Any insights, suggestions, or personal stories will be gratefully appreciated. All I want is to not be offended by my mother’s increasing resistance to our help as she continues to try to feel forever young.
Kelly, I can answer this from a couple of different perspectives. First, my own aging process. I’m only 63, and I find myself in a fit of house cleaning when I know my kids are coming for fear they will think I can no longer take care of the house. I have a bad back and bad ankles, and certain chores are difficult. Two years ago, we went on vacation. Our son and daughter-in-law decided to do a kind act of service, and cleaned our home from top to bottom. Instead of being grateful, I found myself resentful that they had encroached my territory. I was totally embarrassed they had seen how dirty my stove was, and I know they worked very hard to scrub it down. I thanked them profusely, because I knew they meant well, but inwardly I was angry. Looking back, I know I was angry with my own inadequacies, but I transferred all that anger to them.
Second, my husband. He is 12 years older than I am, and is 75 1/2. Is is still very independent, still drives, volunteers, etc. However, there are certain things we are working out as we go. He has two cornea transplants, which have been a wonderful blessing. However, because of his rare eye disease, he has to wear contact lenses — glasses won’t work. He has worn contacts as long as I’ve known him. Lately, he’s having trouble sometimes inserting the lenses. A couple of times he has mixed them up, and the prescription is completely different. A couple of times he has insisted that the lenses are in his eyes when they are not. He uses a little suction cup tool to remove these special lenses. He has insisted that the lenses are in his eyes when they are not and suctioned his bare corneas which scares me to death, especially since they are old transplants.
He should no longer be driving in the dark, and for the most part, he is fine with turning over the driving to someone else. However, with the time change, it is now dark on Monday mornings when he leaves to go clean the temple. I told him to wake me up this morning, and that I would go with him and sleep in the parking lot (which I’ve done before and have no problem with), but he decided to let me sleep and took off in the dark. We are going to have a conversation about that!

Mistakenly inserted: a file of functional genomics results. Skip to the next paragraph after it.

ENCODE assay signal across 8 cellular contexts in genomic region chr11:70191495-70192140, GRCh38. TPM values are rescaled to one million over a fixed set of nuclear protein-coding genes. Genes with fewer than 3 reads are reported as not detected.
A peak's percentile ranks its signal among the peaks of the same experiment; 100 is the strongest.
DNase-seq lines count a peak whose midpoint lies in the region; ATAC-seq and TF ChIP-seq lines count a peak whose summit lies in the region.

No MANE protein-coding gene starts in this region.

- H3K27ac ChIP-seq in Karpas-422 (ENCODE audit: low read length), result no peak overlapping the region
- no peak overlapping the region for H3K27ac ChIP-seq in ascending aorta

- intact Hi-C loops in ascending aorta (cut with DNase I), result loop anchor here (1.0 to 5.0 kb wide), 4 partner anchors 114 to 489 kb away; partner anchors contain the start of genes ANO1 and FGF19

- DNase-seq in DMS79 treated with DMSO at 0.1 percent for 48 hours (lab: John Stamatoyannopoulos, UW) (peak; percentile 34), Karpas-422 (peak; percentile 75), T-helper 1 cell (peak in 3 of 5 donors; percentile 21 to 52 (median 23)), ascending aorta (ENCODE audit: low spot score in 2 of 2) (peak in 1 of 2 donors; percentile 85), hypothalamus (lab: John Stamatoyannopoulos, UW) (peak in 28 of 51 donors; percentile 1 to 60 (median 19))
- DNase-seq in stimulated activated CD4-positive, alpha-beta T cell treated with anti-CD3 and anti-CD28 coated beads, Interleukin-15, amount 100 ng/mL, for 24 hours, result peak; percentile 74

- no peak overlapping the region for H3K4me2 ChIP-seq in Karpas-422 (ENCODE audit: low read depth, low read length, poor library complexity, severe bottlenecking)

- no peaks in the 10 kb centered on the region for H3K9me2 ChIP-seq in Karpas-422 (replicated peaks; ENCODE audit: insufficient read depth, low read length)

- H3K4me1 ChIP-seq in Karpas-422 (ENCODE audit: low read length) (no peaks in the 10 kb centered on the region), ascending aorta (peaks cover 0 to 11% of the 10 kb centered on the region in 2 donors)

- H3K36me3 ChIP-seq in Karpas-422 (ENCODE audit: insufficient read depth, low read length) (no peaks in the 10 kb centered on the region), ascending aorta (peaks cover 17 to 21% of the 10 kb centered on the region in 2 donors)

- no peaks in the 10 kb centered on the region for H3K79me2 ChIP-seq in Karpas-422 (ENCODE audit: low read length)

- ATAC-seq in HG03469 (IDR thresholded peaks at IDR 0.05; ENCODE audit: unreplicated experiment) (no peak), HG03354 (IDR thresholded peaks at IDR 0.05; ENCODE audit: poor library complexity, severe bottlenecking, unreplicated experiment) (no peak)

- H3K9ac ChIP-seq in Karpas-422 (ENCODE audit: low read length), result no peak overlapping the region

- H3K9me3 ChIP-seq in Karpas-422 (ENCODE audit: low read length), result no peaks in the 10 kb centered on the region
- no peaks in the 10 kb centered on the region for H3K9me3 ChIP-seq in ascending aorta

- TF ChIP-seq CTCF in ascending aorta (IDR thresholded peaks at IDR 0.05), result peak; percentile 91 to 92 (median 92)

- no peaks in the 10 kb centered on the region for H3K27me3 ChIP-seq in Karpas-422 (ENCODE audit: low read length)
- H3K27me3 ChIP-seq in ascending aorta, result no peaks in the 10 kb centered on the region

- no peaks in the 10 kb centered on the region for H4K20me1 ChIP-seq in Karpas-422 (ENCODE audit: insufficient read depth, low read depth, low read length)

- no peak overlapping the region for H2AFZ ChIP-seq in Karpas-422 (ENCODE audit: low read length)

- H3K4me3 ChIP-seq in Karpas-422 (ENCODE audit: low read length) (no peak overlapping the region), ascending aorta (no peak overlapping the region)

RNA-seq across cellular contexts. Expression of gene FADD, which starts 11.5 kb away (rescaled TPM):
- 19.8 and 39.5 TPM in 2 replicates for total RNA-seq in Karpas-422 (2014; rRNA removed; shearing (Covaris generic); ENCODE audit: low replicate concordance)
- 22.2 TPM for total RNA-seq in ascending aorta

He is a diabetic, and for many years just took pills. He has been on insulin now for more than a year. He can’t see the measurements on the needles well enough to fill them. He wasn’t happy about it, but agreed to let me fill the needles. When he gets ready for bed, I fill two needles — one for bedtime, and one for the next morning (since he is usually up before I get up). I place the nighttime needle at his place at the kitchen table, and the next morning’s needle goes in the middle of the table so he knows which is which (as they are not the same unit of insulin). So we have that worked out well.
His hearing aid tends to work out of his ear, and I take my finger and push it back in so he can hear. He absolutely hates that for some reason, and can’t resist barking at me about it. The other day, I simply said, “Thank you wife, for your kind act of service.” He shut up.
There are some hygiene issues we are working with, as well. Ear wax builds quicker as you age, and he is not good at cleaning his ears. He resents me doing it. He has trouble clipping his toenails. Because he is a diabetic, Kaiser cuts them for him once every two months — which is obviously not enough. I forget to offer to do it for him, and instead of asking me, he will let his toenails cut into his other toes. So, I’m now going to calendar clipping his toenails, and I’m sure he will be barking at me over that, too.
He was so grumpy every Sunday morning as I straightened his tie for church and tucked in his shirt, that one Sunday I just thought, “The heck with this.” So some high priest did it for him and said, “Doesn’t your wife take care of you?” I was livid! So we had an out and out fight about that, and now I “take care of him” before he goes to church without complaint.
I think the main thing is communication. As long as we are communicating about our needs, we are fine. I needed to lose weight for my back and ankles, but he was NOT supportive of my diet, as he loves to go out to eat. Just prior to Christmas, I got an ear infection and went to the doctor, and of course, I stepped on the scale. I came home and told my husband what I weighed, and he was shocked. I took the opportunity to tell him that if he didn’t support me in healthy eating that I was going to die. When I realized that I was FINALLY getting through to him, I expanded that thought and said, “And you’ll be left to care for yourself in your old age.” He’s been VERY supportive!
These conversations just have to be ongoing, because every single day brings on new challenges. I find that it is incredibly important to count our blessings, as well. When I am voice in couple prayers, I often express thanks for this peaceful time in our lives, and acknowledge that we know there will be challenges in the future, but we are happy to have this time together when we are relatively healthy. I find this not only helps me to count my blessings, but it gives my husband perspective.
I hope something I said helps. These things are NOT easy!
Thank you so much Laurie. My wife and I are still in the beginnings of these very kinds of conversations. We were so looking forward to retirement, but then my mother started to go down hill – not quickly, but noticeably, and my wife has started to deteriorate as well. But my wife is like my mother, decidedly independent, and unwilling to admit she needs someone to protect her from herself. I guess the balancing act will be a little bit of keeping the lines of communication open, and a little bit of doing what I feel has to be done for their own benefit, whether they like it or not. I really appreciate your candor.